"We're looking for a place to hang our hats,"
said Stucki. "We're just two people who have
both been affected by suicide and we want to
get out there and help as many people as we
University Hospitals spokeswoman Kara
Gavin said there is a possibility of the chapter
working with the hospital's new depression
center and that a decision will be made soon.

Images of the Law Quad are reflected in a window yesterday.

Lichter among 4 honored by institute

By Jill Wagner
For the Daily
Four University faculty members have been elected
to the prestigious Institute of Medicine, an honor
bestowed upon only 60 people this year. They will join
23 other University faculty as life-long members of the
IOM, an associated organization of the National Acad-
emy of Sciences which provides advice and informa-
tion concerning science policy and health to the
government, professional doctors and the public.
Among the new honorees is Medical School Dean
Allen Lichter, an internationally knpwn researcher in
the field of breast cancer treatment and past president
of the American Society of Clinical Oncology.
The other newly elected members from the Univer-
sity are Stephen Weiss, George Kaplan and David

Kaplan and Williams are recognized for their
research involving the social aspects of illness.
Kaplan, director of the Michigan Initiative on Inequali-
ties in Health and the Michigan Interdisciplinary Cen-
ter on Social Inequalities, Mind and Body, said that
being elected to IOM is "an indication that we're see-
ing a huge shift of understanding in what causes bad
Kaplan said his research is focused on "trying to
show that many of the disparities of health in popula-
tions is what we might think of as non-medical."
Williams is a professor of sociology and a faculty
associate in the Center for Afro-American and African
Studies. His research involves the effects of race on
physical and mental health.
Kaplan said the large number of newly appointed
members from the University, which total 13 in the
past four years, indicates Michigan's preeminence in

many areas of health research.
"Election to IOM membership is a major profes-
sional honor for individuals and in addition, for the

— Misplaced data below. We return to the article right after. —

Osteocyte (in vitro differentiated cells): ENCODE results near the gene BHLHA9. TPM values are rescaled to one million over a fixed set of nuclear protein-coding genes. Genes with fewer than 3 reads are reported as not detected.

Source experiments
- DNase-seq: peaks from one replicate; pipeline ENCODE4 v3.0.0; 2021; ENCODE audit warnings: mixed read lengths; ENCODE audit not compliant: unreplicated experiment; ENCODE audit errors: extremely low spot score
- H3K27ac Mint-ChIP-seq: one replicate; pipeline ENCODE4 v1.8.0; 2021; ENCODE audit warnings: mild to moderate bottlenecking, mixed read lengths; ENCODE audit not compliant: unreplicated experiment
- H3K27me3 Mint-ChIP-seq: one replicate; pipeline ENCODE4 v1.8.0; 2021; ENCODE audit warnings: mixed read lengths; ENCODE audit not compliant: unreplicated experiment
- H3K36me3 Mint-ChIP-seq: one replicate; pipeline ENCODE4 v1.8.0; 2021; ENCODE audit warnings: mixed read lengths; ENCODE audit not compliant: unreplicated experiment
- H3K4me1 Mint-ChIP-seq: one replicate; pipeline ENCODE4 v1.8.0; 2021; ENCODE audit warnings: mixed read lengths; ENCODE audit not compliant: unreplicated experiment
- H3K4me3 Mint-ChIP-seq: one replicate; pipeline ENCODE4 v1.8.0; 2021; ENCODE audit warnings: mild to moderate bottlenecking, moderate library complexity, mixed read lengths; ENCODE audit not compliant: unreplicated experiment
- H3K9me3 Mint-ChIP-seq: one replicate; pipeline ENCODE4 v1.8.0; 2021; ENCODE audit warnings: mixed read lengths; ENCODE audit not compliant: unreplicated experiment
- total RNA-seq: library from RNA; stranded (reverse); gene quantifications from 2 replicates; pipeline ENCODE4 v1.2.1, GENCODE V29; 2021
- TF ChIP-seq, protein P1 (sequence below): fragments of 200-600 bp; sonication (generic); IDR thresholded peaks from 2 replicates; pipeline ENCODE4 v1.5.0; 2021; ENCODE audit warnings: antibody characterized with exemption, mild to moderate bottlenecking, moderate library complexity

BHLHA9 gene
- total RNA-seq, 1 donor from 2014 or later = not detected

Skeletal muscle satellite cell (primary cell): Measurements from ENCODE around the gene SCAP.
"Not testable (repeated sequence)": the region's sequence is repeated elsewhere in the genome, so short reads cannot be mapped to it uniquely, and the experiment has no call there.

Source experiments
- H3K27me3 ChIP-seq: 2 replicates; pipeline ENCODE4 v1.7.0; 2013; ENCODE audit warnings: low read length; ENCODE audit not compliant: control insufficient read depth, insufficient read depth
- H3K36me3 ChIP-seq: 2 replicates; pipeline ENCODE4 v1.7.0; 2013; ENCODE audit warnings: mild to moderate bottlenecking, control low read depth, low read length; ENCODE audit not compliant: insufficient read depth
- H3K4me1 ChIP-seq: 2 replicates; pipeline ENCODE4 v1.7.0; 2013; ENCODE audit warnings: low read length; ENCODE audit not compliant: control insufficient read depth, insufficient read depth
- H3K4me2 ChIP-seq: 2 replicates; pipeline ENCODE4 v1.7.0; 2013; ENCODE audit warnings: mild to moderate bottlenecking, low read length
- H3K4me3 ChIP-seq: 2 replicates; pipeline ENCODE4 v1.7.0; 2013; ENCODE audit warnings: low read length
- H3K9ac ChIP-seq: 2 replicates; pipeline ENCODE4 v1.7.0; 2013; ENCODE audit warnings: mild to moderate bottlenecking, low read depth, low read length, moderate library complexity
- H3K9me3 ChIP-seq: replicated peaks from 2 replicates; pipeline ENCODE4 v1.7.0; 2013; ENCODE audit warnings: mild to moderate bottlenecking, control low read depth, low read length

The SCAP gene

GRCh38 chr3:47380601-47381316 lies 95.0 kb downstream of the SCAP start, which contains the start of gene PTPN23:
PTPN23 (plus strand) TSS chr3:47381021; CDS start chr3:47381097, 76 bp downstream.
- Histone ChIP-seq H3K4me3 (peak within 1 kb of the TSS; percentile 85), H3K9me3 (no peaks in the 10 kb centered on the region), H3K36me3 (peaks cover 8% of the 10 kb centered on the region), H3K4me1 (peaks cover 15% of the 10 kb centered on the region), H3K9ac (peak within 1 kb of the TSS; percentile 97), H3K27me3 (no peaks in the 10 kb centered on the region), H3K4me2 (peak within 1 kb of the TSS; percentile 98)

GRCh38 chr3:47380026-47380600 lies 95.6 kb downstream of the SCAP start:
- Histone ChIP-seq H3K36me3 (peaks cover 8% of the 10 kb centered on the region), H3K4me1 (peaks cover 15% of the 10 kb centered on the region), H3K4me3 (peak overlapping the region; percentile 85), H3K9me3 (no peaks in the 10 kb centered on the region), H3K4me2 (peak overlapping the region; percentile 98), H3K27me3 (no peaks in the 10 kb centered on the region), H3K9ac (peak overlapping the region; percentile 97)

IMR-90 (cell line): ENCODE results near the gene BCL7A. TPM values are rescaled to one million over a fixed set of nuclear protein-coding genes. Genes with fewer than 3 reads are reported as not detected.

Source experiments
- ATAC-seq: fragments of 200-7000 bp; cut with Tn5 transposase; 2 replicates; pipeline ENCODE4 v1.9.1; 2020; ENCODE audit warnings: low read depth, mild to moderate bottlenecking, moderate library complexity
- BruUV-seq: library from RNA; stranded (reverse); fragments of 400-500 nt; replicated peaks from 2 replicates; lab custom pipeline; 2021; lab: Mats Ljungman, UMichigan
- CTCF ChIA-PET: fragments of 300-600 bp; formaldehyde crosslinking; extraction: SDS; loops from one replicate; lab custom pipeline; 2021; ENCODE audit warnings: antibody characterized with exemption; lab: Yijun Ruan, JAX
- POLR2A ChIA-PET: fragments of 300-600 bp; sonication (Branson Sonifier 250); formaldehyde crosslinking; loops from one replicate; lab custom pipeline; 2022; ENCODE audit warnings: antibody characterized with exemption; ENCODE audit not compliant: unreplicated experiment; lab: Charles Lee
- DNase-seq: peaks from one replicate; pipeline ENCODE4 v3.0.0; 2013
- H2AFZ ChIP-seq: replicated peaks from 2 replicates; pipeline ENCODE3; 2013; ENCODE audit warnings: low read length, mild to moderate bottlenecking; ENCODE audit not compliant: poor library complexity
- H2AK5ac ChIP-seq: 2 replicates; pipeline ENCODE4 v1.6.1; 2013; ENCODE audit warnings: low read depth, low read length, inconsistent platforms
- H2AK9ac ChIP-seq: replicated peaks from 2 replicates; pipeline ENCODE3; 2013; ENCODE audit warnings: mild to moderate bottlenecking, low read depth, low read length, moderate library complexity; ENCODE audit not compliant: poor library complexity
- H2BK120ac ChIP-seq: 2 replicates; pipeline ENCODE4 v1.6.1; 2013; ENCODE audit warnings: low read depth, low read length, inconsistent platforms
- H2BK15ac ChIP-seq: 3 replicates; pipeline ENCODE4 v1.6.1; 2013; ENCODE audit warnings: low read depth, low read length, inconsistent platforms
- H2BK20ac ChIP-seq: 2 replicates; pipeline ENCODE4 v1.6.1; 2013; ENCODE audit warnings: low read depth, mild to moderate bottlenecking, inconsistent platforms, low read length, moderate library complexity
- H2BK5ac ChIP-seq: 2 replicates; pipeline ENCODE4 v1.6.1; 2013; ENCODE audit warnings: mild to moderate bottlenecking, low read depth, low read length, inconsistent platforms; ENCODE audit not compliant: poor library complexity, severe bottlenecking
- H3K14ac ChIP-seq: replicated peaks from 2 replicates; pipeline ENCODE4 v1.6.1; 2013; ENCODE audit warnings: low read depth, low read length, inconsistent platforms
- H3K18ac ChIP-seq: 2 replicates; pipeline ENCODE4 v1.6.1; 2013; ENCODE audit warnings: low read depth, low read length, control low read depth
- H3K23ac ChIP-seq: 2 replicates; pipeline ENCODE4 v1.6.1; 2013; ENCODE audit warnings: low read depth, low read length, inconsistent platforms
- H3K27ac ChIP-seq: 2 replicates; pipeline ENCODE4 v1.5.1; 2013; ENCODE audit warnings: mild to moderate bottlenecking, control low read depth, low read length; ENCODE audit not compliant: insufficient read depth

individual's institutions,' said Gilbert Omenn, the Uni-
versity's executive vice president for medical affairs.
"This recognition matches well our big investments
in the life sciences and intent that faculty from all parts
of the University contribute to life science initiative,"
he said.
Weiss, who believes that his membership to the
IOM is due to his many scientific contributions, is the
E.Gifford and Love Barriett Upjohn Professor of Inter-
nal Medicine and Oncology in the University Medical
Currently the IOM is working on research and pro-
jects involved in improving care for terminally ill
young children and the safety of the anthrax vaccine
for the U.S. military.

The University of Michigan
Department of Dermatology
is currently offering
a new investigational
for Psoriasis.
For more information, please call:
(734) 764-DERM
1/ie visits and medication are prorvided rree of
charge to eligible part icipa nts. If you are 18
year f ofage for older younmay be eligible.

Delta College student
missing in E. Lansing

. EAST LANSING (AP) - Police
are searching for a student missing
along the Red Cedar River near
Michigan State University .
Eric James Blair, 18, a Delta Col-
lege student from Bay City, was
walking with other students along
the river early Saturday when
friends noticed he was missing.
The group looked for Blair for
about an hour, the Lansing State
Journal reported in a story yester-
day. Blair and his friends. had been
drinking, police said.
Police were investigating whether
Blair is a man witnesses reported

seeing in the river.
"We're hoping the two aren't relat-
ed," Michigan State Sgt. Jennifer
Brown told the State Journal. "It's
entirely possible what this white
male made it out of the river, but we
would like to know that for sure."
The water temperature was about
50 degrees on Saturday, police said.
Dive teams searched the area Sun-
day and police planned to take a
cadaver-sniffing dog to the river
Ingham County sheriffs Sgt. Ken
Freeman said indications were that
the man in the river was Blair.


What's happening in Ann Arbor today

College of Pharmacy
Fair; Ask a pharmacist
about drug therapies
a cion un fr affle

Vandenberg Room, Michi-
gan League
"The Power of Women:
A New Force in Philan-
thropy;" Sponsored by
the Women's Studies

15th Annual SPEAK-OUT;
Sponsored by the Sexual
Assault Prevention and
Awareness Center, 7:00 -
10:04tp.m., Michigan
Union Ballroom

Campus Information
Centers, 764-INFO,
info@umich. edu, or
NorthwaIl 763-WAL K